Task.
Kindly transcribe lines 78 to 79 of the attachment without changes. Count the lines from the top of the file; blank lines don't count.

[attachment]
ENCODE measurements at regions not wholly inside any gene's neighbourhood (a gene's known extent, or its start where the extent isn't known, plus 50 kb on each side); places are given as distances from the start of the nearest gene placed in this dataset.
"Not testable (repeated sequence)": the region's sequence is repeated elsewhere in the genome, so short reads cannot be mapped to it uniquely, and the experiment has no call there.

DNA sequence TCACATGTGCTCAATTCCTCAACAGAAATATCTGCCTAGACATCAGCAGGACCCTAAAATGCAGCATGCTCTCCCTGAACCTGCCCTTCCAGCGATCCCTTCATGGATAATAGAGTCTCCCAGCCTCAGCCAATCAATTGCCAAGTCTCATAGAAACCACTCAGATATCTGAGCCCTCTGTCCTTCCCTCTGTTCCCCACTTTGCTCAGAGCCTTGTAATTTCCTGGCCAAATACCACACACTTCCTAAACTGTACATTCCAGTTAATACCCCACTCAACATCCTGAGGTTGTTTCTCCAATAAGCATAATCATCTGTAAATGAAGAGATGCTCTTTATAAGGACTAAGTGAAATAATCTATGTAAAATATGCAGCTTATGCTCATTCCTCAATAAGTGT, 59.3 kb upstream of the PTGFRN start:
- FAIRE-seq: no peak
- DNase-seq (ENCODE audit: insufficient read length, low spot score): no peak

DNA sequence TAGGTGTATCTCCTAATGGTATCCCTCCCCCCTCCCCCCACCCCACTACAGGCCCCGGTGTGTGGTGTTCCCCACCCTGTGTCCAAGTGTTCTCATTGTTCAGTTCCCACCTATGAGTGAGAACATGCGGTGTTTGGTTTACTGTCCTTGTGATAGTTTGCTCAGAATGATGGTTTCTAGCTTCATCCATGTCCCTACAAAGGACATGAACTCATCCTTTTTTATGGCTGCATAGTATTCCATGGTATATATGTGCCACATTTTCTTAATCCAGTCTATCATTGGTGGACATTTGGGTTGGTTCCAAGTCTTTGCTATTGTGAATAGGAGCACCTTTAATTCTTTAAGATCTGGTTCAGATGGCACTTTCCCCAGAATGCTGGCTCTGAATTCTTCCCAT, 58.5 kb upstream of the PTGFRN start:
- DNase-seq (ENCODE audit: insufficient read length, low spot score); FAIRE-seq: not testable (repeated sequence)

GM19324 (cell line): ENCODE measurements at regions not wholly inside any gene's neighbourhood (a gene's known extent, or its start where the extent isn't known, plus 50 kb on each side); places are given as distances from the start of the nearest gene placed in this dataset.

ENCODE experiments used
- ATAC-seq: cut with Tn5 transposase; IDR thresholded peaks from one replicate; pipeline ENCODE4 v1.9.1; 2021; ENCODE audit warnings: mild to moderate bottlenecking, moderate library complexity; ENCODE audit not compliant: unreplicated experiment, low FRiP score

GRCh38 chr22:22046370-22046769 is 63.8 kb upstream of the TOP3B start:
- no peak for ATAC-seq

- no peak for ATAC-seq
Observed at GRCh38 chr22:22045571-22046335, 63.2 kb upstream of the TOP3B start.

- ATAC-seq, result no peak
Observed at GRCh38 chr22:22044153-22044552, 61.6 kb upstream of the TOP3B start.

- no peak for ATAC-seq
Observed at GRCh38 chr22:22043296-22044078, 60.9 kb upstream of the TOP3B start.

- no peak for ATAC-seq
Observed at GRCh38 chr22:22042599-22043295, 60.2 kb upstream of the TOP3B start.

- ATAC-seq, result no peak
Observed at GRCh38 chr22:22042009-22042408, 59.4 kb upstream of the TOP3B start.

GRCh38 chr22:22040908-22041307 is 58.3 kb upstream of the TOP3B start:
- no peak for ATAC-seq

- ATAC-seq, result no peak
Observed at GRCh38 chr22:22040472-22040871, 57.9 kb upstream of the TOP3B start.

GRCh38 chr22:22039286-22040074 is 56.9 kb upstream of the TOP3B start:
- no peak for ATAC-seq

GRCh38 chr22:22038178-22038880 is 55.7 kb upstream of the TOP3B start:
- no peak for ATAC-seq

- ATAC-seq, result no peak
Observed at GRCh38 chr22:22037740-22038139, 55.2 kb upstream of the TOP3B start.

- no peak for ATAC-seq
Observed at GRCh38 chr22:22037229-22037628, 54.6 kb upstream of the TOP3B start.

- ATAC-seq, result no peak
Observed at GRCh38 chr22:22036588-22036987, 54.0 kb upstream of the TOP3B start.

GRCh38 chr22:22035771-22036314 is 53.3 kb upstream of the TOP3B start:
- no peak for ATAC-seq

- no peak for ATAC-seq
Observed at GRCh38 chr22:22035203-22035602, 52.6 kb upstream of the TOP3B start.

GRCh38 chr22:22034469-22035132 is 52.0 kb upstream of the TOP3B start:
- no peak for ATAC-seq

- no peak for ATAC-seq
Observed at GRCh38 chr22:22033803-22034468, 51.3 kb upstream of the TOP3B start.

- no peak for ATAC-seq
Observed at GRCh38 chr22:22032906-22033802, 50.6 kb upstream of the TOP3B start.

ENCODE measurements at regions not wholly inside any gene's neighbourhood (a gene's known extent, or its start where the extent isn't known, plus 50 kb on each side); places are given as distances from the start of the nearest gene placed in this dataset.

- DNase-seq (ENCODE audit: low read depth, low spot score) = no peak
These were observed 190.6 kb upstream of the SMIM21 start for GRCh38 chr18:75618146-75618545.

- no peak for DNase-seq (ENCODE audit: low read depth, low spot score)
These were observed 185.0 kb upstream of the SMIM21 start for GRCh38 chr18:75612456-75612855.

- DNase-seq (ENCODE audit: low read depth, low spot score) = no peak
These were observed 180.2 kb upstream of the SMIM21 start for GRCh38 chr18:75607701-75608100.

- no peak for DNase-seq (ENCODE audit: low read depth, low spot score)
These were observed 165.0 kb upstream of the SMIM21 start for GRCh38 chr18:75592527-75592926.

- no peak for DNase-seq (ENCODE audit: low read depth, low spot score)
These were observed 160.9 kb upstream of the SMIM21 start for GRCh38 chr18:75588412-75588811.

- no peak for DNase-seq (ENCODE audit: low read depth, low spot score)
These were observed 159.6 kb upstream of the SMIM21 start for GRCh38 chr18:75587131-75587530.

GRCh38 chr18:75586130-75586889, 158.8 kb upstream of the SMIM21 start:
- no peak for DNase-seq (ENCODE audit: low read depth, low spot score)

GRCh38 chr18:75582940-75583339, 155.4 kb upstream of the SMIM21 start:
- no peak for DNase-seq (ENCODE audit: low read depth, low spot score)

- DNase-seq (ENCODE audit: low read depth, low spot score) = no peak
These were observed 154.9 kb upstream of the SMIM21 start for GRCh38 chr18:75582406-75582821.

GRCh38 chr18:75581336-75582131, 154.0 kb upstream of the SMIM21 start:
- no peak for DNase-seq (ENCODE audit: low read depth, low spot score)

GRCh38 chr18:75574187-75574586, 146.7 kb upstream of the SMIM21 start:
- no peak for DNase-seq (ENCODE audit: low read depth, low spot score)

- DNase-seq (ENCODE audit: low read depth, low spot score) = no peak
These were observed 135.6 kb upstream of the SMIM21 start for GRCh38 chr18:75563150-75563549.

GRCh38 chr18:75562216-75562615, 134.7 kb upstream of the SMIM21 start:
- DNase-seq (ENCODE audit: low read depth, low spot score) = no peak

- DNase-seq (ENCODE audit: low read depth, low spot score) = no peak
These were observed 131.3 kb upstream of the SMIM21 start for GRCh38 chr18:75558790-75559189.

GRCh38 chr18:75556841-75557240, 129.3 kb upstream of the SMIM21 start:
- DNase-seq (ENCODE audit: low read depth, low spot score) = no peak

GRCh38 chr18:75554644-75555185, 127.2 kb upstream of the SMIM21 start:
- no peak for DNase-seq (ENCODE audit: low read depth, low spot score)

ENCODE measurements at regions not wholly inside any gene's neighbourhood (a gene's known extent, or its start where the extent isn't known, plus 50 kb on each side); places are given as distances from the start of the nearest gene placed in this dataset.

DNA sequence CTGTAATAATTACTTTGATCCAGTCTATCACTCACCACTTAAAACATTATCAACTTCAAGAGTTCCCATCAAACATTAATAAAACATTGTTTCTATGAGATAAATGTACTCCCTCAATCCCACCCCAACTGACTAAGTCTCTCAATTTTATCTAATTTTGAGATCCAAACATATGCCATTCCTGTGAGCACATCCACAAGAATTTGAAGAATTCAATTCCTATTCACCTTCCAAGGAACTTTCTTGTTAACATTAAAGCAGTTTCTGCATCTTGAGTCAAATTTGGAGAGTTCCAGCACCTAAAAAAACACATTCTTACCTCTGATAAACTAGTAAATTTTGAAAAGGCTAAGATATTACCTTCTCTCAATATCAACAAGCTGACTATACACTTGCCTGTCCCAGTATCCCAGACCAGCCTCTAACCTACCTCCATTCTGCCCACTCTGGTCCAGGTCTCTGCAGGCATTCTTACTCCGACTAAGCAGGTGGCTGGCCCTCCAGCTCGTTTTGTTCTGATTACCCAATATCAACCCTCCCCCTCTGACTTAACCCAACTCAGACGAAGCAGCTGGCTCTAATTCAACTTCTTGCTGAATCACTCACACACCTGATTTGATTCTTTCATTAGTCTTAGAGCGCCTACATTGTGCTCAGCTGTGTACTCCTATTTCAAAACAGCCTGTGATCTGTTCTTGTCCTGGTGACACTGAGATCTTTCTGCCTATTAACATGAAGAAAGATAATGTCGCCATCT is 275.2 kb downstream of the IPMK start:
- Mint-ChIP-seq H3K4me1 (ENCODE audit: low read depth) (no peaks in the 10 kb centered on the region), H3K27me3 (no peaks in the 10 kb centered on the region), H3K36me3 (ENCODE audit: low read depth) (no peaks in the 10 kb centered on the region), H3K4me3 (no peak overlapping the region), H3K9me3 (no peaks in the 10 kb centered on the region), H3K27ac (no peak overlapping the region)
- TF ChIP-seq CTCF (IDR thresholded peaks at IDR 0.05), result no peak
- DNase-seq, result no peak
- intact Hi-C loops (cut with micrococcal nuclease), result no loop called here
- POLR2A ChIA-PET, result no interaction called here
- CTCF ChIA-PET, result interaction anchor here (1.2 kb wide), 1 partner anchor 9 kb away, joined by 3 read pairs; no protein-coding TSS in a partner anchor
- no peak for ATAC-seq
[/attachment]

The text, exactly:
GRCh38 chr18:75554644-75555185, 127.2 kb upstream of the SMIM21 start:
- no peak for DNase-seq (ENCODE audit: low read depth, low spot score)